else if(*firstWord =="Kd")
      else if(*firstWord =="Ks")
      else if(*firstWord =="Ke")

      else if(*firstWord == "map_Ka")
      else if(*firstWord == "map_Kd")
      else if(*firstWord == "map_d")
      else if(*firstWord == "map_bump")
      else if(*firstWord == "bump")

   } // end zero line
 } // end while

// as the trigger for putting the meshes back is the newmtl we will always have a hanging one
// this adds it to the list

The individual parse functions then use the boost::lexical_cast template to convert the values as shown in the following example
void Mtl::parseFloat(tokenizer::iterator &_firstWord, float &io_f)
  // skip first token
    // use lexical cast to convert to float then increment the itor

A Subtle Bug

On problem I had when initially using this system was that the texture files were not found when loading. It turned out that as this was a windows mtl  file it was using \ in the file names and I was running under mac osx and linux which expected /. To overcome this problem the filename paths are parsed and / converted to \ and visa-versa depending upon operating system.

void Mtl::parseString(tokenizer::iterator &_firstWord, std::string &io_s)
  // there is a chance that we have either windows or linux slashes
  // need to process file name for either

  #ifdef WIN32
  std::replace(io_s.begin(), io_s.end(), '/', '\\');
    std::replace(io_s.begin(), io_s.end(), '\\', '/');

Designing for efficiency

One of the many things to think about when designing the class is the efficiency of the data storage / texture usage. It is quite possible that the maps used are loaded by several materials and only the multipliers are changed.  To ensure that the data is not replicated, the textures are processed when loaded. First I step through each of the materials and load them into a std::list. then the std::list::unique method is called to remove any duplicates. Once this is done the textures are loaded and the ID's stored in a std::vector. Finally these are re-associated with the mtlItem data to store all the values.
void Mtl::loadTextures()
  std::cout<<"loading textures this may take some time\n";
  // first loop and store all the texture names in the container
  std::list <std::string> names;
  std::map<std::string, mtlItem *>::const_iterator end=m_materials.end();
  std::map<std::string, mtlItem *>::const_iterator i = m_materials.begin();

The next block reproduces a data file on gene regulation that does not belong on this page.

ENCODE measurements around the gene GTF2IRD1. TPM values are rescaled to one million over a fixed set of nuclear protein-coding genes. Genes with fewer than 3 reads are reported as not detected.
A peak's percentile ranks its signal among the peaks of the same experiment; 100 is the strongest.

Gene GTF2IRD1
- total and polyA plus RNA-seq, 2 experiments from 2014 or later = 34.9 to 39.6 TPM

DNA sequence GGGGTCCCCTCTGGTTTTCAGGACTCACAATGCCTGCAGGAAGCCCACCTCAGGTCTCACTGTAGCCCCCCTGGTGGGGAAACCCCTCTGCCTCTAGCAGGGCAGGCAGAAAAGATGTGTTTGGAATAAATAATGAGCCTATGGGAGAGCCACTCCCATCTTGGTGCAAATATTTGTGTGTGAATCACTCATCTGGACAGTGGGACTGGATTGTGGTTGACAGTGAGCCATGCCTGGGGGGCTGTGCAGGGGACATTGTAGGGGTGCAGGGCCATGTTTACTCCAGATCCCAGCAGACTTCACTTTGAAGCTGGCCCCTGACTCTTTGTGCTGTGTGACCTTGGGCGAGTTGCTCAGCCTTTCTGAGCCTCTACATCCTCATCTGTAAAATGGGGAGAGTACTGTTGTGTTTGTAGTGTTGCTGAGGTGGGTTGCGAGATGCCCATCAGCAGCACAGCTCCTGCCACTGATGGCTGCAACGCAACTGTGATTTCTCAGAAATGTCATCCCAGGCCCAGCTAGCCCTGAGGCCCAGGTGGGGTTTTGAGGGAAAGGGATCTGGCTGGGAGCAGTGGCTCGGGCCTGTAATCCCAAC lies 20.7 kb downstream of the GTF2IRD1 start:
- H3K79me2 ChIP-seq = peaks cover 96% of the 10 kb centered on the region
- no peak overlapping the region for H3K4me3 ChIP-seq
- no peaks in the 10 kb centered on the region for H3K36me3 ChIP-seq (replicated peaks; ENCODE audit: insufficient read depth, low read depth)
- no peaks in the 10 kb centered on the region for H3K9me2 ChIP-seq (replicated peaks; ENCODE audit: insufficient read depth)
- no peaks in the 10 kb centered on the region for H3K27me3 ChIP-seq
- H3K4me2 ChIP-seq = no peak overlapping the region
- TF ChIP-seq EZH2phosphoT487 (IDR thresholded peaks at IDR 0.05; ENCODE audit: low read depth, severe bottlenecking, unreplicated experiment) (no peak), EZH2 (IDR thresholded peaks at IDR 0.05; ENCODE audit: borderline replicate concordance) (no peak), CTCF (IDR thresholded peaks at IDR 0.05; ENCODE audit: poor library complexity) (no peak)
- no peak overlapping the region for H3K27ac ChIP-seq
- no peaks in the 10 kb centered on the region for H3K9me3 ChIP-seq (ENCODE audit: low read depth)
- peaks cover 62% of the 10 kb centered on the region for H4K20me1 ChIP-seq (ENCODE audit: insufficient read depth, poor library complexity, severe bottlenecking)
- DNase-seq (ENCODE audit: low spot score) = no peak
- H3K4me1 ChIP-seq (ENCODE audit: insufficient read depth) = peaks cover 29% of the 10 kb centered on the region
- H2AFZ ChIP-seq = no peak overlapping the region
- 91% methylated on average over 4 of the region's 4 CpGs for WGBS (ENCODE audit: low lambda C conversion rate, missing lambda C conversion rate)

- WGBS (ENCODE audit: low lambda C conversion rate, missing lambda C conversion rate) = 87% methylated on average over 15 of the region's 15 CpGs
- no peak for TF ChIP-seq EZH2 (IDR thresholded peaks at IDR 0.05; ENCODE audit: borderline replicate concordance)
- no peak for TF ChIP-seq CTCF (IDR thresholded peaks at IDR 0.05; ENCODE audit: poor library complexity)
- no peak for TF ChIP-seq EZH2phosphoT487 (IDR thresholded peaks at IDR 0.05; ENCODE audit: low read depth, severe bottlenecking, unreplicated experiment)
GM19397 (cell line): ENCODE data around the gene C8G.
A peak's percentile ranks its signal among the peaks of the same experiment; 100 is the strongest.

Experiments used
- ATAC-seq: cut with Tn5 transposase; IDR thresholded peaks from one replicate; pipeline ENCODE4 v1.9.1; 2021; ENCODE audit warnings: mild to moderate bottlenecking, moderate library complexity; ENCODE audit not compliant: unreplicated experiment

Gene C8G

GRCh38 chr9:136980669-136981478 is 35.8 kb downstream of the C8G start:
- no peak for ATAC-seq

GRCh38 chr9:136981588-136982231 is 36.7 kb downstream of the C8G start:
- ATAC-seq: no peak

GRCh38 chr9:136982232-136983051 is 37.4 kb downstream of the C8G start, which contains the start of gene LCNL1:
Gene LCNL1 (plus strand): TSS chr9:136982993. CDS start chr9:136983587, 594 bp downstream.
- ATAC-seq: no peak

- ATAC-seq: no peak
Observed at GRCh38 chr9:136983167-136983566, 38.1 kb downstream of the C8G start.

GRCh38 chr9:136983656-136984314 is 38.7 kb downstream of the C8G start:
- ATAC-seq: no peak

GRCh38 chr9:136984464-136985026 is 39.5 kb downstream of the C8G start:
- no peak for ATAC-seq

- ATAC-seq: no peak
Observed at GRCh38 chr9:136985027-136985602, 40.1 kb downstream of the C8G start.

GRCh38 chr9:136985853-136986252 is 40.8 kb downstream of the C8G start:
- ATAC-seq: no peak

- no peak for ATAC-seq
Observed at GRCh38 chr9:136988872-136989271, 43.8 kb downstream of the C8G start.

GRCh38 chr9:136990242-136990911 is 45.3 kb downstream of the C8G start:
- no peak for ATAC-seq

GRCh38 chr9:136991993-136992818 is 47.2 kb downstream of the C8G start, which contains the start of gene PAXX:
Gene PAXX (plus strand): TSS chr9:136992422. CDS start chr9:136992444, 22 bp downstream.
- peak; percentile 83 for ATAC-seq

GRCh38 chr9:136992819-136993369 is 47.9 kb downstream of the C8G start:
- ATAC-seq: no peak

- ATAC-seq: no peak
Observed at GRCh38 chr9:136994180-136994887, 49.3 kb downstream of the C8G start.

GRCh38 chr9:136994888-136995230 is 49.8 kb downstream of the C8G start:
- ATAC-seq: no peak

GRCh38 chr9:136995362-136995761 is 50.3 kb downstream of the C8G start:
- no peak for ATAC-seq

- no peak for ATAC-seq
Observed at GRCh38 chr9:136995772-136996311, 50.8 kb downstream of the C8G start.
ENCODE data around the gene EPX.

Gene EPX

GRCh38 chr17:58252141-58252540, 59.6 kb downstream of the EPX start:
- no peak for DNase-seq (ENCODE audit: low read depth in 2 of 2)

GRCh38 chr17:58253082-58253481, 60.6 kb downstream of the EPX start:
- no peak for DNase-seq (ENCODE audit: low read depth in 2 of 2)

for( ; i != end; ++i )
    if(i->second->map_Ka.size() !=0)
    if(i->second->map_Kd.size() !=0)
    if(i->second->map_d.size() !=0)
    if(i->second->map_bump.size() !=0)
    if(i->second->map_bump.size() !=0)

  std::cout<<"we have this many textures "<<names.size()<<"\n";
  // now remove duplicates
  std::cout<<"we have "<<names.size()<<" unique textures to load\n";
  // now we load the textures and get the GL id
  // now we associate the ID with the mtlItem

  BOOST_FOREACH(std::string name , names)
    std::cout<<"loading texture "<<name<<"\n";
    ngl::Texture t(name);
    GLuint textureID=t.setTextureGL();
    std::cout<<"processing "<<name<<"\n";
    for( ; i != end; ++i )
      if(i->second->map_Ka == name)
      if(i->second->map_Kd == name)
      if(i->second->map_d == name)
      if(i->second->map_bump == name)
      if(i->second->bump == name)
  std::cout <<"done \n";


Whilst the parsing of the mtl file is relatively quick it was decided to allow for both binary read and write of the data. As there is a lot of text data to save the process is not quite as simple as it could be. For most of the data we need to determine the length of the string to write out then I write out the size of the string followed by the string data. I also decided to write out a unique ID for the file header so we can check that the file being loaded is the correct one.

The code to write the data is as follows

bool Mtl::saveBinary(const std::string &_fname) const
  std::ofstream fileOut;,std::ios::out | std::ios::binary);
  if (!fileOut.is_open())
    std::cout <<"File : "<<_fname<<" could not be written for output"<<std::endl;
    return false;
  // write our own id into the file so we can check we have the correct type
  // when loading
  const std::string header("ngl::mtlbin");

  unsigned int size=m_materials.size();
  fileOut.write(reinterpret_cast<char *>(&size),sizeof(size));
  std::map<std::string, mtlItem *>::const_iterator start=m_materials.begin();
  std::map<std::string, mtlItem *>::const_iterator end=m_materials.end();
  for(; start!=end; ++start)
    //std::cout<<"writing out "<<start->first<<"\n";
    // first write the length of the string
    fileOut.write(reinterpret_cast<char *>(&size),sizeof(size));
    // now the string
    fileOut.write(reinterpret_cast<const char *>(start->first.c_str()),size);
    // now we do the different data elements of the mtlItem.